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Study Suggests Health Benefits for People Who Have Supportive Neighbors
By Bill Hendrick
WebMD Health News
Reviewed by Laura J. Martin, MD
April 14, 2011 -- Seniors who live in supportive neighborhoods in which they have frequent opportunities to interact with friends and neighbors may have a reduced risk of dying from a stroke compared to those who live in less sociable neighborhoods, new research suggests.
"Social isolation is unhealthy on many levels, and there is a lot of literature showing that increased social support improves not just stroke, but many other health outcomes in seniors," study researcher Cari Jo Clark, ScD, of the University of Minnesota, says in a news release.
"What is unique about our research is that we have taken this to the neighborhood level instead of just looking at the individual."
Measuring Neighborhood Cohesiveness
The researchers at the University of Minnesota and Rush University in Chicago studied 5,789 seniors living in three adjacent neighborhoods in Chicago. Of those in the study, 62% were African-American and 60% women. The average age was 75.
The research team interviewed the participants about their neighborhoods and interactions with neighbors. After 11 years, 701 people had suffered a stroke for the first time and 186 people had died from a stroke.
The researchers set out to measure what they called neighborhood "cohesiveness" by asking such questions as how often the people saw neighbors and friends talking -- outside in the yard or on the street.
They also asked the study participants whether they took care of each other, such as doing yard work for one another or helped watching children, and whether the people in the neighborhood looked out for neighbors or called if they noticed a problem.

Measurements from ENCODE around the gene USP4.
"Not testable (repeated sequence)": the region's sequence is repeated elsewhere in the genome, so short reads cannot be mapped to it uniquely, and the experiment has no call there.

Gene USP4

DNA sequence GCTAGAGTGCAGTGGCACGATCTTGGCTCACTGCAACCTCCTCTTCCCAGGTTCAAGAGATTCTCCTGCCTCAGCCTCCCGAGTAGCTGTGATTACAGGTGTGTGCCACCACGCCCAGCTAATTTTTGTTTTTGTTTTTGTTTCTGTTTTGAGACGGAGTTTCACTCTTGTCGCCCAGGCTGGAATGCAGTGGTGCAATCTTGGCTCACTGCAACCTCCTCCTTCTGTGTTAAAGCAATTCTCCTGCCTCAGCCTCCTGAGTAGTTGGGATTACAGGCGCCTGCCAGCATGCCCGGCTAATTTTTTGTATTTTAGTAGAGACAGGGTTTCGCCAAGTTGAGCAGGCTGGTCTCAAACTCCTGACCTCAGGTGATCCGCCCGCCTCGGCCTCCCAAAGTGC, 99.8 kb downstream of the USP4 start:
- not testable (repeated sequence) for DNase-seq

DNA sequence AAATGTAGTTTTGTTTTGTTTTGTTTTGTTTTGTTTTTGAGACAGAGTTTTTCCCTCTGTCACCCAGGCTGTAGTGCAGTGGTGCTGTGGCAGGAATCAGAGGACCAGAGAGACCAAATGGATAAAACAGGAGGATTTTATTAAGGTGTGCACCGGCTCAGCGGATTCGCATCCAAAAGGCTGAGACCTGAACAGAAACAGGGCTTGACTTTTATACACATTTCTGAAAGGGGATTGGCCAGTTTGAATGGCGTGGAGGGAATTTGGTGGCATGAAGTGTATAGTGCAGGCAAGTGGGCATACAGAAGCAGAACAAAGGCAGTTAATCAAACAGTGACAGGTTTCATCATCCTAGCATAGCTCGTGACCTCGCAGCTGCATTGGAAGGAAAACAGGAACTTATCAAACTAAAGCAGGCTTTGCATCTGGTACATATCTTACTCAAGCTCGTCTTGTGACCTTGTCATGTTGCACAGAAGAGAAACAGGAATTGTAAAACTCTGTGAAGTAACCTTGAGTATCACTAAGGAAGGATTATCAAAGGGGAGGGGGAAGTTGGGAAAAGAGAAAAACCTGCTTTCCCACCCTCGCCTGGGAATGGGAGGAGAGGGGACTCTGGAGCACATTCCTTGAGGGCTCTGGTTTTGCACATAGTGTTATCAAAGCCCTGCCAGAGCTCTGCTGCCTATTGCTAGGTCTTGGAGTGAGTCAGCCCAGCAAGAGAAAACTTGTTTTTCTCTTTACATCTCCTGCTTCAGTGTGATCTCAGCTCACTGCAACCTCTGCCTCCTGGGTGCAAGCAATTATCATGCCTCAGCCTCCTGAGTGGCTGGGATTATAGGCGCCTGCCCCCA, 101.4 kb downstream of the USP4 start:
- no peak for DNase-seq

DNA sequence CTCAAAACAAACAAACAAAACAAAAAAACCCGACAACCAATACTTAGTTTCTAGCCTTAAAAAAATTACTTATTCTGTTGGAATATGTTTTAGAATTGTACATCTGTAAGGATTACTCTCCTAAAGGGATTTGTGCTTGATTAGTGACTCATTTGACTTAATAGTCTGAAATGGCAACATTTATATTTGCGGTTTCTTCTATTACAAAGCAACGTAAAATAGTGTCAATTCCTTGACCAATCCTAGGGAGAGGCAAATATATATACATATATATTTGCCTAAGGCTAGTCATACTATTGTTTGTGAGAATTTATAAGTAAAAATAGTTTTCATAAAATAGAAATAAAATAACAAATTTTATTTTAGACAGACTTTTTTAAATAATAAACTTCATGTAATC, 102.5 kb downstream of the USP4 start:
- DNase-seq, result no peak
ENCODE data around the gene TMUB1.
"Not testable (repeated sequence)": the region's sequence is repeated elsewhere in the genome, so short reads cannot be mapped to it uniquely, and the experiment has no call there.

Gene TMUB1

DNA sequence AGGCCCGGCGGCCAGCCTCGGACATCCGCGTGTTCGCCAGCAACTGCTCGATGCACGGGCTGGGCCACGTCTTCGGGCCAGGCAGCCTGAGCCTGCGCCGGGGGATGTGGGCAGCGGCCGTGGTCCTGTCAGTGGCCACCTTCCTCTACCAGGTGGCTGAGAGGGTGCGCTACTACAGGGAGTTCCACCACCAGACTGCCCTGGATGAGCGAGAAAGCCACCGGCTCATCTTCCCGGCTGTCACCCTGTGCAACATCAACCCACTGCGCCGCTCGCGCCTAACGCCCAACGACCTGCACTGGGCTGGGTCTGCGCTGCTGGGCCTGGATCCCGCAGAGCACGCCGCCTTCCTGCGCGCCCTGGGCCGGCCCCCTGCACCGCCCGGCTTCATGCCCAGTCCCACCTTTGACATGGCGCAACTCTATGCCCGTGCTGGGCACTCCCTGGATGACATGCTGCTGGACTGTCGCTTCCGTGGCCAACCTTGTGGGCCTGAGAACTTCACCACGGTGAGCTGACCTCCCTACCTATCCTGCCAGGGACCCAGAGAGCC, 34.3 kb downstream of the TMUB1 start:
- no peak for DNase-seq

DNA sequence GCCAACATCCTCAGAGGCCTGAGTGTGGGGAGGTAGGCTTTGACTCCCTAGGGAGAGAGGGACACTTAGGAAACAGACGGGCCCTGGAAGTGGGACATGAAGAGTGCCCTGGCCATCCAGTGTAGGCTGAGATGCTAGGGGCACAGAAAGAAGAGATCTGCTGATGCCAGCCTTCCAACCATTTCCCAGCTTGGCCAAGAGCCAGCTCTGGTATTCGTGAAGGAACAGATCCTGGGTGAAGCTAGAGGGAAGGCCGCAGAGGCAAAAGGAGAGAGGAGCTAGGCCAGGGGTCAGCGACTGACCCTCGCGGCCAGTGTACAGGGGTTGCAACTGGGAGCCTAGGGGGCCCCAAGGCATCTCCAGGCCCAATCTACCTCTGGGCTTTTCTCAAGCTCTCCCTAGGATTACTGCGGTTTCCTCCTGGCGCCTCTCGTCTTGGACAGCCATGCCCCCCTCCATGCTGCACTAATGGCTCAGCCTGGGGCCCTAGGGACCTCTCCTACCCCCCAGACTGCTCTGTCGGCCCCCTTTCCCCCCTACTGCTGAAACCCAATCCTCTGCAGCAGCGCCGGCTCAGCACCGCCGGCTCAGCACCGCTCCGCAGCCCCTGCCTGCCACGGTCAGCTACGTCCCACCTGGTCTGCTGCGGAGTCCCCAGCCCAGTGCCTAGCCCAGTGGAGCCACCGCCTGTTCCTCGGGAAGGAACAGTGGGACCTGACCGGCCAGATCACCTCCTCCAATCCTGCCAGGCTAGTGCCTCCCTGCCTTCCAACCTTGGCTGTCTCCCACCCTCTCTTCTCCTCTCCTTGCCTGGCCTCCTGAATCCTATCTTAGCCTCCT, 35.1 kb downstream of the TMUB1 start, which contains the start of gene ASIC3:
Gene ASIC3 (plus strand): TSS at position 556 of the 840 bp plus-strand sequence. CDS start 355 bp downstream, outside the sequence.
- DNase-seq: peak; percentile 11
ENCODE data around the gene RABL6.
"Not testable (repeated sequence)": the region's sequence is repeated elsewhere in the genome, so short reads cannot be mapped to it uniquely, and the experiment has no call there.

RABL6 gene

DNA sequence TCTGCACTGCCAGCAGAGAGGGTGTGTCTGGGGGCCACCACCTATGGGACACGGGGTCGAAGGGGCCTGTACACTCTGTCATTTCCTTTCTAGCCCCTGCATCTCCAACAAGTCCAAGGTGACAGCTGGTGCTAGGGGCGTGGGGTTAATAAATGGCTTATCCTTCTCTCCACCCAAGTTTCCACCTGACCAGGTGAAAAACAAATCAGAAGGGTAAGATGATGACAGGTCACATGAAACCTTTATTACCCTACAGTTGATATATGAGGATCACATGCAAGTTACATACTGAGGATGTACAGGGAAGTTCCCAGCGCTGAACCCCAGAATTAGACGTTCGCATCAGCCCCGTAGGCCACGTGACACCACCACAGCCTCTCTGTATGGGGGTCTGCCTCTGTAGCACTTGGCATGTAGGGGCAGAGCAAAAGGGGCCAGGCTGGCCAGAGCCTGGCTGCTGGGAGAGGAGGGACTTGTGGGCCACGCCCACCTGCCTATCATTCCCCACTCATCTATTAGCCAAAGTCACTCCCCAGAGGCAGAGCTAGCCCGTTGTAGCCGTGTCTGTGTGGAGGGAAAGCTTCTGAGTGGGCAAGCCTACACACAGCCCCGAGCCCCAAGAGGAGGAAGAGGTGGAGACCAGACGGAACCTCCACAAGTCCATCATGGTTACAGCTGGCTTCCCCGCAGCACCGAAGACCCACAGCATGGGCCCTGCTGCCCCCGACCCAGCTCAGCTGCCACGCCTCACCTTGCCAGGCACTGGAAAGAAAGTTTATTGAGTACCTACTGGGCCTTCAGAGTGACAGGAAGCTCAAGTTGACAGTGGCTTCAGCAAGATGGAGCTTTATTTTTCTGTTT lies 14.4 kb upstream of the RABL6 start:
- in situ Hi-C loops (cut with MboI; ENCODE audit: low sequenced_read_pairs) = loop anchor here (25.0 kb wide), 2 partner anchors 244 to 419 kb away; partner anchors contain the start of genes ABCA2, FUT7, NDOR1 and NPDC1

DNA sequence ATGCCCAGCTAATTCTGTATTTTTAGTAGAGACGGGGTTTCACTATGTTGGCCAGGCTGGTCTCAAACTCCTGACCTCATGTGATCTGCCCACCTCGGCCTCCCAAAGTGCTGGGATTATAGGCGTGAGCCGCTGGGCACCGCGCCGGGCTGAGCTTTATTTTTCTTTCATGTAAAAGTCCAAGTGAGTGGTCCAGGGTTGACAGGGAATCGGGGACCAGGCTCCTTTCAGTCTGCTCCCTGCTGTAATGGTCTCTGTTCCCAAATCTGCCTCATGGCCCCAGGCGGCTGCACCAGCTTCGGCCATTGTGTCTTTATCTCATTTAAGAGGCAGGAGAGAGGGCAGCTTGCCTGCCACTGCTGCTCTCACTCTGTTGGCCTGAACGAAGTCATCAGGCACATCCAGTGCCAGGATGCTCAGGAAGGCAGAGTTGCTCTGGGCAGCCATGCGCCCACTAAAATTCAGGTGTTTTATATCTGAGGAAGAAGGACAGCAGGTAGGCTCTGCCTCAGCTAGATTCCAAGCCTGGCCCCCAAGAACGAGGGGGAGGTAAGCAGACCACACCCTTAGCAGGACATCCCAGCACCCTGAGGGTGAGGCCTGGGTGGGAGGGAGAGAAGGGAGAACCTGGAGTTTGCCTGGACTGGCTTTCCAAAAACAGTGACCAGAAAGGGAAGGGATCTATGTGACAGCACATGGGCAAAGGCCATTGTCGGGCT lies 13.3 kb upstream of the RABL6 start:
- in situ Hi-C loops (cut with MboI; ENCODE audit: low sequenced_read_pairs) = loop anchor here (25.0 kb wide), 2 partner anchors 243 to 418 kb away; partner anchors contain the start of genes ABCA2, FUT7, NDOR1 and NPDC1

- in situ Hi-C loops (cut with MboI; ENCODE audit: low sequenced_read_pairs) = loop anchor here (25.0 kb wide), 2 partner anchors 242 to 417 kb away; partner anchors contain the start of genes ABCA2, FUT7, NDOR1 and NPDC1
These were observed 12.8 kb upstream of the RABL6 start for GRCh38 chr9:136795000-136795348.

Positive Social Environment
The researchers also asked whether people knew neighbors by name, whether they had friendly talks at least once a week, and whether they could call on their neighbors for help or a favor, such as lending a cup of sugar.
For each single point in the scoring system for neighborhood cohesion, stroke survival increased 53%.
Stroke incidence didn't differ among neighborhoods, but survival did. It was far better for those living in cohesive neighborhoods, regardless of gender. However, the difference in stroke survival was only seen in white study participants. This difference was not seen in African-American participants.
"Obviously, a complex set of factors influences health in older adults and we need to be careful drawing conclusions from these data," Clark says. "Other research also has shown that the health-protective effects of cohesive neighborhoods may be stronger in whites. We plan to conduct future studies to try to understand these findings."
The researchers say one reason seniors who suffer strokes may be more likely to survive in closer-knit neighborhoods is that others looking out for them might assist in getting help sooner if stroke symptoms occur.
"I think this indicates that a positive neighborhood social environment is as important to senior health as stress or even crime, but it is really a complex issue," Clark says. "Nonetheless, it underscores the positive aspects of close neighbors and neighborhoods and should help bolster efforts to improve such cohesiveness."
"Given the importance of neighborhood environments to older individuals and the fact that the population is rapidly aging, the characteristics of neighborhoods are and will continue to be of relevance to public health policies," the researchers conclude.
The study is published in Stroke: Journal of the American Heart Association.
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